Because of my "unique" circumstances, I've had to largely suffer my pain alone - nobody wants to hear how you're mourning the woman you had an affair with, or how you're regretting abandoning her on the other side of the country.
Because of this, I've learned a few things about handling grief alone. I don't recommend it, and I don't claim to have all the answers. But, if someone else is going through this, maybe my observations can be of assistance.
First, you're going to suffer a lot of self-recrimination - "I should have told them I loved them more", "I should have spent more time with them", "I should have apologized for..." and so on. You know what? This is NORMAL - people go through that with every loss.
Second, you need to find an outlet for your grief. Nobody will want to talk to you about it, or you won't be able to talk about it, so you're going to have to find other ways. Writing is good. Joining online forums like this is even better - shared grief somehow lightens the load, just a little bit.
Third, expect to have mood swings. Expect to have "good days" and "bad days". Expect to feel like crap at least part of the time. Again, this is all perfectly normal. Try to avoid "coping chemicals" (alcohol or drugs, be they prescription, recreational, or over-the-counter) - they don't remove the feelings, just shift them for a while at best.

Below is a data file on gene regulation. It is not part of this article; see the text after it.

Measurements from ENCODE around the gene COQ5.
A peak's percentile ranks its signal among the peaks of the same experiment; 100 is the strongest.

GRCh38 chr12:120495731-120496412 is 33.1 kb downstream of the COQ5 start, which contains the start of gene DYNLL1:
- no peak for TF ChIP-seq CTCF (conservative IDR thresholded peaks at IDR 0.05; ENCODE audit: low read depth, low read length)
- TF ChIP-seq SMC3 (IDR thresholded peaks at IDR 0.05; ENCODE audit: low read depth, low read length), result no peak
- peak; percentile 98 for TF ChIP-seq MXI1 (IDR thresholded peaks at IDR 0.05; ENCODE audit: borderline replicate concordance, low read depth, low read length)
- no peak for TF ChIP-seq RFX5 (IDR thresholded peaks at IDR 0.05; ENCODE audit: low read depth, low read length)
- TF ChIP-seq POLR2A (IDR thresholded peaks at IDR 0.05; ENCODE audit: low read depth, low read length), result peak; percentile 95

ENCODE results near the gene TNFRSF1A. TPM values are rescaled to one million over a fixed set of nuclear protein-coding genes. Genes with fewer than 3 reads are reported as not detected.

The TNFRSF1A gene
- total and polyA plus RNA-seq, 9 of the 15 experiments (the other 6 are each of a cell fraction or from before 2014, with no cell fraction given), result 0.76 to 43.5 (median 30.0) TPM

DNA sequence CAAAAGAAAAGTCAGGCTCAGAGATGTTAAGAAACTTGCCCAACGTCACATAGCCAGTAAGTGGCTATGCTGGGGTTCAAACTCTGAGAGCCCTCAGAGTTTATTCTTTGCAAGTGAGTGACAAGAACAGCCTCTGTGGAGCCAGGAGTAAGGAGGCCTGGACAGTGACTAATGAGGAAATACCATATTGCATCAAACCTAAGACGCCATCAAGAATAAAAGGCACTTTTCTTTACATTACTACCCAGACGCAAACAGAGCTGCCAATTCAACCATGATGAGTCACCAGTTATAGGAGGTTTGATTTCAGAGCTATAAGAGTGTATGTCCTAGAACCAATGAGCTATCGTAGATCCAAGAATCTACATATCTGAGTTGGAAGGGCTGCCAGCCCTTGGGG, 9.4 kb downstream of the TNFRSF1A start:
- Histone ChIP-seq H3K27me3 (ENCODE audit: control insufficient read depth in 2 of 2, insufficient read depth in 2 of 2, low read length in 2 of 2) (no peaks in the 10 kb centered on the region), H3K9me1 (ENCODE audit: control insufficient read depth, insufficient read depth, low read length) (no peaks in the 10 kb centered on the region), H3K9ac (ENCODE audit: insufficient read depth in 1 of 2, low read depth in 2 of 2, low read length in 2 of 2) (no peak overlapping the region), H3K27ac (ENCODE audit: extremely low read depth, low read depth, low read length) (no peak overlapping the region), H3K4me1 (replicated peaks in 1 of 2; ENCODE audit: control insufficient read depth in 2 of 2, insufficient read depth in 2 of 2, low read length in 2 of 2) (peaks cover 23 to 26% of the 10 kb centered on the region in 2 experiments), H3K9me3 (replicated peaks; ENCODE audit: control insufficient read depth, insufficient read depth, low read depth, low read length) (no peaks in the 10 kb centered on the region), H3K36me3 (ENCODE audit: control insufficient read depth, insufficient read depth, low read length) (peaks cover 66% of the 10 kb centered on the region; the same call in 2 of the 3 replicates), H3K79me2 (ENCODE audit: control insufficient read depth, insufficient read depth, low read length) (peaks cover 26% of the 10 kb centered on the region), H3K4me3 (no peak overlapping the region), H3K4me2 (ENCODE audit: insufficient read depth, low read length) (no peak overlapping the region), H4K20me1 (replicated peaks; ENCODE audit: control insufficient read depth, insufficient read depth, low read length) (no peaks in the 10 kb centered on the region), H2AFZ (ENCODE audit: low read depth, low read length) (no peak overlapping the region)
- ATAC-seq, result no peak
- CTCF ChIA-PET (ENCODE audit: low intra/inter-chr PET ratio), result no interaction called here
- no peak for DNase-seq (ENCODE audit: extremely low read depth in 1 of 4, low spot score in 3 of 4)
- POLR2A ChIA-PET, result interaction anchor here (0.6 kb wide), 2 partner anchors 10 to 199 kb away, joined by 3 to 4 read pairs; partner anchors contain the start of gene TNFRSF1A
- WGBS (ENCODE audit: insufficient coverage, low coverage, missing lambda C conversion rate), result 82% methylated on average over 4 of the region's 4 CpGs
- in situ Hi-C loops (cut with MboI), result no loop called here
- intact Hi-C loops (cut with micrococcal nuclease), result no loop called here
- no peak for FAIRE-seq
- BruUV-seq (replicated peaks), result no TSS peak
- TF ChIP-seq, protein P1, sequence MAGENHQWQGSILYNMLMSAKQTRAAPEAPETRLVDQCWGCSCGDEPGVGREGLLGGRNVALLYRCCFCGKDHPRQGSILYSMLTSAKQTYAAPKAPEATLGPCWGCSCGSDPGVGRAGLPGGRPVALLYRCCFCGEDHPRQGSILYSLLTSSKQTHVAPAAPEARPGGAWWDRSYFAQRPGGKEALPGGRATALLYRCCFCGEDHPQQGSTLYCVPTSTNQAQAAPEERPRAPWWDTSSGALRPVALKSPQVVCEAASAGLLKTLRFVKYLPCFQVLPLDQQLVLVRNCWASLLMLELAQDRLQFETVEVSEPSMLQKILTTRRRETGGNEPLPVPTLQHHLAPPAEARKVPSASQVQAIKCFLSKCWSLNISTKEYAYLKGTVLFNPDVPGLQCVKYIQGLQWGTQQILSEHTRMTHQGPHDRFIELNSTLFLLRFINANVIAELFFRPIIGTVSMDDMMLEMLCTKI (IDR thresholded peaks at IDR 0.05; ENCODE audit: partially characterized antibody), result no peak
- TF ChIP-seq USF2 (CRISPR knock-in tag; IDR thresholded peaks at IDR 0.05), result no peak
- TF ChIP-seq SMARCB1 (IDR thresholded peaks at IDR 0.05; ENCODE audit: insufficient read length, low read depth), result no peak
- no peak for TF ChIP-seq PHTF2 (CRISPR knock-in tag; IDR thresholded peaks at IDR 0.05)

Fourth, try to find as many different ways to remember your loved one as you can. You're not going to forget them, so don't worry about that, but you're going to want to memorialize them. That's okay. I've donated to the Canadian Cancer Society and the hostel that cared for my "friend", paid to keep her "memory book" online at the funeral home in perpetuity, and constructed a little virtual memory book on my hard drive based on what pictures I had or could find on the Internet. Since she died on the other side of the continent from me, I'm never going to be able to see her tombstone, so this is the closest I can get.
One other thing - you're never going to "get over" your loss. Anyone who tells you otherwise is, to be blunt, an ass. The best you can do is learn to live, and you will do that. It takes time, and it takes effort, and it takes acceptance. It's hard work. But you can do it, okay? Loss is a part of life, but it's not a part that life prepares us for. We all lose someone, and we all hurt - but your hurt and my hurt will be different, even if we lose the same person. It's okay to be hurt, it's okay to allow yourself to feel bad or sad. Just remember to take time to learn to live again as well.